Global Power | Local Knowledge | Uniquely Personal

How financially savvy are Australian homebuyers?

Australian homebuyers may not be as financially savvy as they think they are, according to the results of a new survey.

Mortgage Choice has published its first ever Australian Financial Savviness Whitepaper, which reveals that 80 per cent of Australian residents believe themselves to be money smart, Domain reports.

However, more than half of the 1,043 consumers questioned for the survey admitted that their knowledge of specific financial products and regulations is actually only average or poor, suggesting that they can't actually be as money smart as they deem themselves to be.

Under-30s were found to be the most likely to class themselves as financially savvy, with over half (55 per cent) believing they are better at managing their money than their peers. Yet people in this age group were also among the least likely to know what their mortgage interest was.

Across the board, more than one-third (38 per cent) of homeowners admitted that they had no idea of their mortgage interest rate, with over-60s similarly clueless to those aged 30 and under.

Despite this, over-60s were the most likely to regard themselves as financially clued-up, with 87 per cent believing they are savvy in this area. But due to their tendency to often stick with default products or ones they are familiar with, this may not necessarily be true.

Money management habits that were common among financially savvy respondents included budgeting, paying off credit card debts in full on a monthly basis and regularly checking bank accounts to keep on top of incomings and outgoings.

Yet Marion Mays, founder of wealth advocacy firm Thalia Stanley Group, warned that this is not necessarily enough.

"Most people think being financially savvy is going to work, saving some money and being able to pay their credit card bill," she explained.

"But they don't know how to do their due diligence and make the most of their money. Knowing your interest rate is like a minimum basic. If you don't know that, you haven't really got good financial literacy or savviness."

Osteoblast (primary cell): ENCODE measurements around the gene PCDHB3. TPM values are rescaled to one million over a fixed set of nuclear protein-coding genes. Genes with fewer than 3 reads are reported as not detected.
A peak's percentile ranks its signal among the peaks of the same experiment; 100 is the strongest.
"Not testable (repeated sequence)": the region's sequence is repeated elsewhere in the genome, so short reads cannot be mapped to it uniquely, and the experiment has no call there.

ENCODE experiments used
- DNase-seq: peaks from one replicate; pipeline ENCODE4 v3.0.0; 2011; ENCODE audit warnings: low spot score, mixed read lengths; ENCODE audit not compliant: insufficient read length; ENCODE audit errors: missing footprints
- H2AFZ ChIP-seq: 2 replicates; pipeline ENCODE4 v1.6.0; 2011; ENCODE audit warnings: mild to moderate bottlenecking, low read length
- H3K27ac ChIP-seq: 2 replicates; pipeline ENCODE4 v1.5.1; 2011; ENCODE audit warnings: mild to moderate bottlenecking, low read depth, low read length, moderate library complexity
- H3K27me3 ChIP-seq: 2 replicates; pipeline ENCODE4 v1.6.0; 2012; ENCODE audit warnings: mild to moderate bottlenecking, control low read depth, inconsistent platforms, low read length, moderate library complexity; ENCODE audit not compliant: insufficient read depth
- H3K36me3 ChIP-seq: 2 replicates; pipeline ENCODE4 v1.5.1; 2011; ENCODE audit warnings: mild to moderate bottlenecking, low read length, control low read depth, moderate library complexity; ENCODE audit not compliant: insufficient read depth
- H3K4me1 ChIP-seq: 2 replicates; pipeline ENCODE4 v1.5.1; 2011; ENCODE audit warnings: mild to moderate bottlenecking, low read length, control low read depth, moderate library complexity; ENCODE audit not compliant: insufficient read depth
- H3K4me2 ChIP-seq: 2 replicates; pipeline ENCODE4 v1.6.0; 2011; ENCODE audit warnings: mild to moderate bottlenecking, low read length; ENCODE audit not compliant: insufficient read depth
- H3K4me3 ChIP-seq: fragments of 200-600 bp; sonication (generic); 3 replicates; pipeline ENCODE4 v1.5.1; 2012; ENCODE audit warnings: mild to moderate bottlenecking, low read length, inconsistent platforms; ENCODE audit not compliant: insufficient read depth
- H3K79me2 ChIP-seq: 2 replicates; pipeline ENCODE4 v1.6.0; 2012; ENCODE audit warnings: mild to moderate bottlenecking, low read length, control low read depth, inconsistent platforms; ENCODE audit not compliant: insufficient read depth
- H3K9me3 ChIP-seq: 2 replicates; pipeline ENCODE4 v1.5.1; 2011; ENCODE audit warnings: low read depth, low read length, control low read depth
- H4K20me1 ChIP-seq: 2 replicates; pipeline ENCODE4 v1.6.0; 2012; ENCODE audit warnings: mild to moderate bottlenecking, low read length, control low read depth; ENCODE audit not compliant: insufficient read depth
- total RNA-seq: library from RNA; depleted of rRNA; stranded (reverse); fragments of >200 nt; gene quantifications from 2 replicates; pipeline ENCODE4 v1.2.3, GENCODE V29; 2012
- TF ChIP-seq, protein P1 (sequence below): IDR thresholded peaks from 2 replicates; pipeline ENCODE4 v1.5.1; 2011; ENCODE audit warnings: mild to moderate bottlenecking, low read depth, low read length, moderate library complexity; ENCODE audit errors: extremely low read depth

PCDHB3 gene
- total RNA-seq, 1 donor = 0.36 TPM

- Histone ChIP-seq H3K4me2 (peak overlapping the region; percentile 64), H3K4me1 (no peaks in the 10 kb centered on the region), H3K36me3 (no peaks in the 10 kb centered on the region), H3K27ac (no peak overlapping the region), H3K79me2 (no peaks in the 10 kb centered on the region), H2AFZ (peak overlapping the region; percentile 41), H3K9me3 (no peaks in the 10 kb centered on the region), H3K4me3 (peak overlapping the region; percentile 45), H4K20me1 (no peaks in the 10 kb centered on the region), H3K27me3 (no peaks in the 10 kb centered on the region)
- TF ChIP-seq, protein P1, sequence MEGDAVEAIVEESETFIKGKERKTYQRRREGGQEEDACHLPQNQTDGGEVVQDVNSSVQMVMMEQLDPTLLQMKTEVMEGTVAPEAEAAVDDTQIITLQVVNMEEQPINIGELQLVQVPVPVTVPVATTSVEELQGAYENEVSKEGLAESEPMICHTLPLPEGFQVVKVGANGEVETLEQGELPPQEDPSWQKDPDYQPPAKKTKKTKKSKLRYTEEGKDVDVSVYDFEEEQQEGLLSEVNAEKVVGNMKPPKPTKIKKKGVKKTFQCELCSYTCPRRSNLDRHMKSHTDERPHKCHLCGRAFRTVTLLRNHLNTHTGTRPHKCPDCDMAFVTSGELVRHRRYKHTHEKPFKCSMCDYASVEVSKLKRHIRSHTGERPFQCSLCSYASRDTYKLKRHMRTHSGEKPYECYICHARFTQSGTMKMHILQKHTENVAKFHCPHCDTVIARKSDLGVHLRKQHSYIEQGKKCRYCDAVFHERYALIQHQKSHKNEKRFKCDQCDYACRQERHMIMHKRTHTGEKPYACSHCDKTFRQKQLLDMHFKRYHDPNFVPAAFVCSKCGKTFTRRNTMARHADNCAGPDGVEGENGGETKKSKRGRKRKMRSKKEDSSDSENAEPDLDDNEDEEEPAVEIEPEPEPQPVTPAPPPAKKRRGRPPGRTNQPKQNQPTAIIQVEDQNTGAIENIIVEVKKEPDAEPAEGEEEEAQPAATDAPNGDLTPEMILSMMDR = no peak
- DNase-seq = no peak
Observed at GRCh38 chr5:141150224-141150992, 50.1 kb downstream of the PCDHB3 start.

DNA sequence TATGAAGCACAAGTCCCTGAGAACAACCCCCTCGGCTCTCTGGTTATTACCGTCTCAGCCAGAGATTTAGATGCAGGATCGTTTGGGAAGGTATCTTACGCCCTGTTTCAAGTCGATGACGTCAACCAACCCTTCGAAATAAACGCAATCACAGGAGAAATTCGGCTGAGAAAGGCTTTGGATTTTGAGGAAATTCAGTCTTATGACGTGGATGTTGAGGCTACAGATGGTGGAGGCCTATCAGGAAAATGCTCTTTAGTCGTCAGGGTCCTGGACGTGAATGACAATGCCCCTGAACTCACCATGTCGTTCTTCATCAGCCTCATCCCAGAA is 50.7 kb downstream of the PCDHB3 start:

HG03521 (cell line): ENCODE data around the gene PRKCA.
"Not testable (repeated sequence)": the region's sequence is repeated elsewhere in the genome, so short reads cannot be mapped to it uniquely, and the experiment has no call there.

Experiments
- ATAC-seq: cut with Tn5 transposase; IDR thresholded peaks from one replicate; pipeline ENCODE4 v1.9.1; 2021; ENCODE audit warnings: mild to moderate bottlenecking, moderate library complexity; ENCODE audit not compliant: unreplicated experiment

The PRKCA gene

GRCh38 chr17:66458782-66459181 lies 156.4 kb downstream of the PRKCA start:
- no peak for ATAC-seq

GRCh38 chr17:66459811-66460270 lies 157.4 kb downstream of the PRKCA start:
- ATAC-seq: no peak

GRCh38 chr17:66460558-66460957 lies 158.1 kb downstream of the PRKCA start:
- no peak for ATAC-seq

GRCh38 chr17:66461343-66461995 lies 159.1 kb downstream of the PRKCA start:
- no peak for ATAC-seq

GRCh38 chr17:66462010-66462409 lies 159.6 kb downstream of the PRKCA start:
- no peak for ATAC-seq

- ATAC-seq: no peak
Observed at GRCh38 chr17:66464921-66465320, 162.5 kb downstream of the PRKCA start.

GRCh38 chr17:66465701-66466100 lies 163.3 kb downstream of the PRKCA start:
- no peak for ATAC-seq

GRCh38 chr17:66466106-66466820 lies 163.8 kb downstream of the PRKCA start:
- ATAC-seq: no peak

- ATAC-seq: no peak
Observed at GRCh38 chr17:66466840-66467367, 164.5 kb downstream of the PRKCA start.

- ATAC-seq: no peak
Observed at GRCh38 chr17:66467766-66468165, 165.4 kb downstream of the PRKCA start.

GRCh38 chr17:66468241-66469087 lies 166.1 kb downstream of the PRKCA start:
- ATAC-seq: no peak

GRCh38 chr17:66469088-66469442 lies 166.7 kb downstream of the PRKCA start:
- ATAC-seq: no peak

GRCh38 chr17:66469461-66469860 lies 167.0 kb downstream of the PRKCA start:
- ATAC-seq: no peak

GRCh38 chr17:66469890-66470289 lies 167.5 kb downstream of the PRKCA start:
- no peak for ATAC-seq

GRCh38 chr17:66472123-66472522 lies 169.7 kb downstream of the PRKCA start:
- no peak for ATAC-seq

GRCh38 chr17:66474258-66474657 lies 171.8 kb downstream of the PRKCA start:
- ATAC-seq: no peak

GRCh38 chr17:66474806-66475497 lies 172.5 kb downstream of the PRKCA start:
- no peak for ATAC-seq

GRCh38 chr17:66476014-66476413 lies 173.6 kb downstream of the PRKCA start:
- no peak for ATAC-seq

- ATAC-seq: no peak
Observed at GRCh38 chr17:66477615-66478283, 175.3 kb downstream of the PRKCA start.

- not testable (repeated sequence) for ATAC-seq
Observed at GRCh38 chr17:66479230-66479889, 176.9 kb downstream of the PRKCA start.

DISCLAIMER: All information provided is of a general nature only and does not take into account your personal financial circumstances or objectives. Before making a decision on the basis of this material, you need to consider, with or without the assistance of a financial adviser, whether the material is appropriate in light of your individual needs and circumstances. This information does not constitute a recommendation to invest in or take out any of the products or services provided by SMATS Services (Australia) Pty Ltd or Australasian Taxation Services Pty Ltd.

COPYRIGHT: All information provided is protected by international copyright laws. You may not copy, reproduce, distribute, publish, display, perform, modify, create derivative works, transmit, or in any way exploit any such content, nor may you distribute any part of this content over any network. Copying or storing any content is expressly prohibited without prior written permission of SMATS Group or the copyright holder identified in the individual content's copyright notice. For permission to use the content on please contact

Subscribe Now